As the theory of the atom, quantum mechanics is perhaps the most successful theory in the history of science. It enables physicists, chemists, and technicians to calculate and predict the outcome of a vast number of experiments and to create new and advanced technology based on the insight into the behavior of atomic objects. But it is also a theory that challenges our imagination. It seems to violate some fundamental principles of classical physics, principles that eventually have become a part of western common sense since the rise of the modern worldview in the Renaissance. The aim of any metaphysical interpretation of quantum mechanics is to account for these violations.
In this theory, the electron had maintained some measure of identity as an independent physical system. Even this was lost as the lectron
continued to mutate into forms ever more remote from Thomson’s corpuscles. In Jordan and Wigner’s (1928) theory, under second quantization of the singleparticle electron wave function, the electron became a mere excitation of a fermionic field. Wigner’s (1939) analysis of group properties of elementary particles relegated the electron to a spin-1/2 irreducible representation of the Poincaré group. In the 1967-68 Glashow-Salam-Weinberg theory of electroweak interactions, the electron is an even stranger beast: it has massless left-handed and right-handed parts that unite to form a massive particle through interactions with a scalar Higgs field. Finally, in the current Standard Model of fundamental interactions, the electron is a member of the first of three generations of similar
leptonic particles that are related in a non-trivial way to three generations of hadronic quarks. With its public person displaying more aliases than a master confidence trickster, we may well doubt that we have or ever will unmask the identity of the real electron in our theorizing. Do we not learn the lesson of history if we cease to take our theories of the electron as credible reports of physical reality?
Such concerns have long been a subject of analysis in philosophy of science. They have been given precise form in the “pessimistic meta-induction”: Every theory we can name in the history of science is, in retrospect, erroneous in some respect.
At the moment the question remains: do electron exist or not?
Excerpt from "What Should Philosophers of Science Learn
From the History of the Electron?". Jonathan Bain and John D. Norton.
Department of History and Philosophy of Science University of Pittsburgh.
Review by Stephane Froidcoeur (Side-Line):
Background/Info: Raffaele Pezzella is an Italian artist and the owner of Unexplained Sound Group. He’s active as a musician under the Sonologyst moniker and has already released multiple productions during the past few years. This new work reveals a conceptual approach transposing theories about electrons into music.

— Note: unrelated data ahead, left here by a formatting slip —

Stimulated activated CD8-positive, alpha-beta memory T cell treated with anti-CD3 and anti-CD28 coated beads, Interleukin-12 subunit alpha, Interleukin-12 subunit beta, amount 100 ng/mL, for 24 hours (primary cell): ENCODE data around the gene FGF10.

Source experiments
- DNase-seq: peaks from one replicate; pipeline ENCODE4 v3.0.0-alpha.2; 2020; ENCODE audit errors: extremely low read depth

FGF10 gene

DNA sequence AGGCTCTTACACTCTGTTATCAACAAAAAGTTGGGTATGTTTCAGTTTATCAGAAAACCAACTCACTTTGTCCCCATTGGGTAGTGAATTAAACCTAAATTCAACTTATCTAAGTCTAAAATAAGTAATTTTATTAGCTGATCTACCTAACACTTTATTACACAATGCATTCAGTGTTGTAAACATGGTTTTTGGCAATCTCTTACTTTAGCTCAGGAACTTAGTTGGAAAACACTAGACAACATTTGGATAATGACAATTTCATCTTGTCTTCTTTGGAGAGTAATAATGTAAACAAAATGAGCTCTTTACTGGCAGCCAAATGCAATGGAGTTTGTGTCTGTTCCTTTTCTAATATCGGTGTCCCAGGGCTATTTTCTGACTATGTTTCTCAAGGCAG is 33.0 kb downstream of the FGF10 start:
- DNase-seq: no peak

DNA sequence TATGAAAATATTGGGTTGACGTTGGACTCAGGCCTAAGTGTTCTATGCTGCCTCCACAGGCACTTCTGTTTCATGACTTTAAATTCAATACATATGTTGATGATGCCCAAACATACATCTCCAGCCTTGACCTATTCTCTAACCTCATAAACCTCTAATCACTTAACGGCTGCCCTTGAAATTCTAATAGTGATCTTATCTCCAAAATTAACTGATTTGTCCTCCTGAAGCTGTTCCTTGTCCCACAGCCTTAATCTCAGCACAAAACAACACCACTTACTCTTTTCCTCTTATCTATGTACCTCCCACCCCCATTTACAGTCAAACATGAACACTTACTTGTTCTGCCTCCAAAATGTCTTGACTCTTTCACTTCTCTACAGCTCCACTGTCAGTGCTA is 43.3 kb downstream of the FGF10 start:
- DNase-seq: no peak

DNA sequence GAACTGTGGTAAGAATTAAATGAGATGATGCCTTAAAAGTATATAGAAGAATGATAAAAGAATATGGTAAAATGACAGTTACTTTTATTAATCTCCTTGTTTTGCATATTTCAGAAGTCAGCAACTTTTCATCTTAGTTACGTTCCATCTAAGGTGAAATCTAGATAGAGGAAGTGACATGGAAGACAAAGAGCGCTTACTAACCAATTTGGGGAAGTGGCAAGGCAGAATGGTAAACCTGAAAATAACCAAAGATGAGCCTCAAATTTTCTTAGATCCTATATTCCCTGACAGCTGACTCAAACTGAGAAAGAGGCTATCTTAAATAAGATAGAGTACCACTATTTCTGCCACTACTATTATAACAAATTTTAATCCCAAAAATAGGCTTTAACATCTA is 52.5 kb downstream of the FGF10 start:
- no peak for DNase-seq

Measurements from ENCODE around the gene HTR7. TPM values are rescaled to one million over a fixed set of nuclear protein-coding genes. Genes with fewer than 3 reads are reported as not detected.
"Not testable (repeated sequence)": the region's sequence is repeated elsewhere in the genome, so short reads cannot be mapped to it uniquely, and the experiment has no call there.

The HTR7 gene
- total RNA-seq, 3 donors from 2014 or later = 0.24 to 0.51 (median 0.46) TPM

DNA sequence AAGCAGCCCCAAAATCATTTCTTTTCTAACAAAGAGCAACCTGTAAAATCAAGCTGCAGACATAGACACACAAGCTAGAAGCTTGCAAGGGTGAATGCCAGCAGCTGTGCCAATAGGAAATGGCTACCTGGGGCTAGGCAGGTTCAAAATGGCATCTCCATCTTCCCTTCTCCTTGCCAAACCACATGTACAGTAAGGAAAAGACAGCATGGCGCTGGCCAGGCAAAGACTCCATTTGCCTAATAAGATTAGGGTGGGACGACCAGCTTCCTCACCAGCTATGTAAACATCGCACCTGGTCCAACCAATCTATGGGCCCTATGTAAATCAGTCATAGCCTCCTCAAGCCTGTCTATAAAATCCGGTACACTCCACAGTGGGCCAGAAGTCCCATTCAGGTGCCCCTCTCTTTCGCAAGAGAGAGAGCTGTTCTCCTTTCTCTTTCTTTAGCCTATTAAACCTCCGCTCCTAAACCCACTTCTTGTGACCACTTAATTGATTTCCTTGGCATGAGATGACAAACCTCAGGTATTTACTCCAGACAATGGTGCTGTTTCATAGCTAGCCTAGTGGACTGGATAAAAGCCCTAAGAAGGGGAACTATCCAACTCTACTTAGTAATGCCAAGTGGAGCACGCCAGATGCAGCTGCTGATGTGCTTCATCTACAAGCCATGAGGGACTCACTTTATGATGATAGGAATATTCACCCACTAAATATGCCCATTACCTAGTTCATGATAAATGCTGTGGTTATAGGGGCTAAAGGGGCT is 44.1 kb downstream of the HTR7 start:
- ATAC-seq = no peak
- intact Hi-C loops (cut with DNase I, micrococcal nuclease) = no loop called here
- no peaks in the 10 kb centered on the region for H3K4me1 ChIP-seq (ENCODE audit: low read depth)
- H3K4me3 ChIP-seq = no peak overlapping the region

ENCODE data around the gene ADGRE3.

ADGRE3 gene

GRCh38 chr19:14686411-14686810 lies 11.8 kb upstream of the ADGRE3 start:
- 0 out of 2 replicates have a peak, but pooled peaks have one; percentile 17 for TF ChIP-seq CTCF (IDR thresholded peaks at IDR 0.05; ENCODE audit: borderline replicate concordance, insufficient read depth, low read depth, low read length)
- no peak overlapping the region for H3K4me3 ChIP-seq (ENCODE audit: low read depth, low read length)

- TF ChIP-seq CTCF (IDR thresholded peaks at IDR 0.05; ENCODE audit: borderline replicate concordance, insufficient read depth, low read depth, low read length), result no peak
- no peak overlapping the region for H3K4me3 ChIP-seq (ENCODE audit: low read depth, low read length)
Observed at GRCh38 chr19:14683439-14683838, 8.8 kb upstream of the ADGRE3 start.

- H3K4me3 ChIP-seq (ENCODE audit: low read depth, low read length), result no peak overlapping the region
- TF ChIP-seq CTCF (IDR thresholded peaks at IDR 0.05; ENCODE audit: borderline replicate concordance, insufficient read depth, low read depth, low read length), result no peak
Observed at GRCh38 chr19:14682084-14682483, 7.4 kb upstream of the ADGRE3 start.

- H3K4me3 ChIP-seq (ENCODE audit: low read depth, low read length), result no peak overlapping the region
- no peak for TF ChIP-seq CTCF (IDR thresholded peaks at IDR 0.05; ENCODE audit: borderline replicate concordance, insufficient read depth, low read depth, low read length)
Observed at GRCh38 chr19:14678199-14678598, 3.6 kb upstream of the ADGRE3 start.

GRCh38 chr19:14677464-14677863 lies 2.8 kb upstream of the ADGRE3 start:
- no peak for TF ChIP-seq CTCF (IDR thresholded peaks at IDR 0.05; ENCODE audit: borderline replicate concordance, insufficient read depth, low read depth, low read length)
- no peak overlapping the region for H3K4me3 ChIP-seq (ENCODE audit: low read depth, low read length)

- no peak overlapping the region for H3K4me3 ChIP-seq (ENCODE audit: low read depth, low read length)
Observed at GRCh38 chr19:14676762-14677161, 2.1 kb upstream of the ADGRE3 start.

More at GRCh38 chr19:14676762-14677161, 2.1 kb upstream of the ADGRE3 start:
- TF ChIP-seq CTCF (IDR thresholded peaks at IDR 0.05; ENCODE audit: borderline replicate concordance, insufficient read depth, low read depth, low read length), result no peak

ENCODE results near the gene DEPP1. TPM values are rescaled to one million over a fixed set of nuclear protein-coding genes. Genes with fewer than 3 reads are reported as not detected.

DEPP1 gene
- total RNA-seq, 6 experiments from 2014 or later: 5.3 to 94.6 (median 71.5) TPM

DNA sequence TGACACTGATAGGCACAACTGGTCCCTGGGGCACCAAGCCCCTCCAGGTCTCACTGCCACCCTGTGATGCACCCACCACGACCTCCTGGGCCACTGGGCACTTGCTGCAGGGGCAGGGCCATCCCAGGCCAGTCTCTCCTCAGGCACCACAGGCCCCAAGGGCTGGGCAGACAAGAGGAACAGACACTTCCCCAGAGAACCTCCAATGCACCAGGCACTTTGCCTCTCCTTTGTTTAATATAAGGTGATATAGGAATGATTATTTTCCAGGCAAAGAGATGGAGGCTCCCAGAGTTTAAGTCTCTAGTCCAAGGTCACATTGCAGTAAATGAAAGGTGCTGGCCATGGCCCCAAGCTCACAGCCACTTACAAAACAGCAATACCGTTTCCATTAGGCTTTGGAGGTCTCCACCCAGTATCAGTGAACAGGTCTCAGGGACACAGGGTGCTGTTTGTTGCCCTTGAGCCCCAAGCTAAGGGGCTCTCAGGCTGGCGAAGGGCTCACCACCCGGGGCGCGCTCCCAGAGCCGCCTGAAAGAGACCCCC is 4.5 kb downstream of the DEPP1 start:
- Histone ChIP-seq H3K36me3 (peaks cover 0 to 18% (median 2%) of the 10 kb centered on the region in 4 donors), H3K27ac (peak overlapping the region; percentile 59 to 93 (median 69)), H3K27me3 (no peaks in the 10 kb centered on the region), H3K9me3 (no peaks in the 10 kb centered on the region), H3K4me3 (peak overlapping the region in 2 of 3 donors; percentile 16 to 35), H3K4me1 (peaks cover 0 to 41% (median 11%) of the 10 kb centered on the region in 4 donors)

Content: If science and research about electrons is a complex, but fascinating subject, it also reflects the sonic exploration of Sonologyst. The work is a constant exploration of experimental noise fields, which often sound like signals emerging from distant and unknown music planets. But is it really ‘music’ properly speaking?
“Electrons: A Scientific Essay” rapidly becomes a kind of abstract soundscape where the composer is manipulating the knobs of his machines to obtain a kind of hostile sound atmosphere. There’s an interesting progression running through the tracks and especially the final cuts are worthy of examination.
+ + + : Raffaele Pezzella is more a sound architect instead of a musician. You feel a fascination for sounds and noises, which have been transformed and adapted into a kind of sonic rarity with a dark and sometimes disturbing touch. This is the right production for lovers of experimental music.
- - - : Sonologyst clearly appeals for a much selected group of music freaks. This is not the most accessible production and clearly an antidote to music with the typical verse – chorus structure.
Conclusion: Sonologyst is a kind of sonic alien composing a paranormal sound, which is impossible to define and hard to catch.
Best songs: “Zeeman Effect”, “Hadronic Telescope”.
released October 8, 2016
Sonologyst: synthesizers, processing, mastering.
Cover: electro-magnetic fields.
Edited by Unexplained Sounds Group
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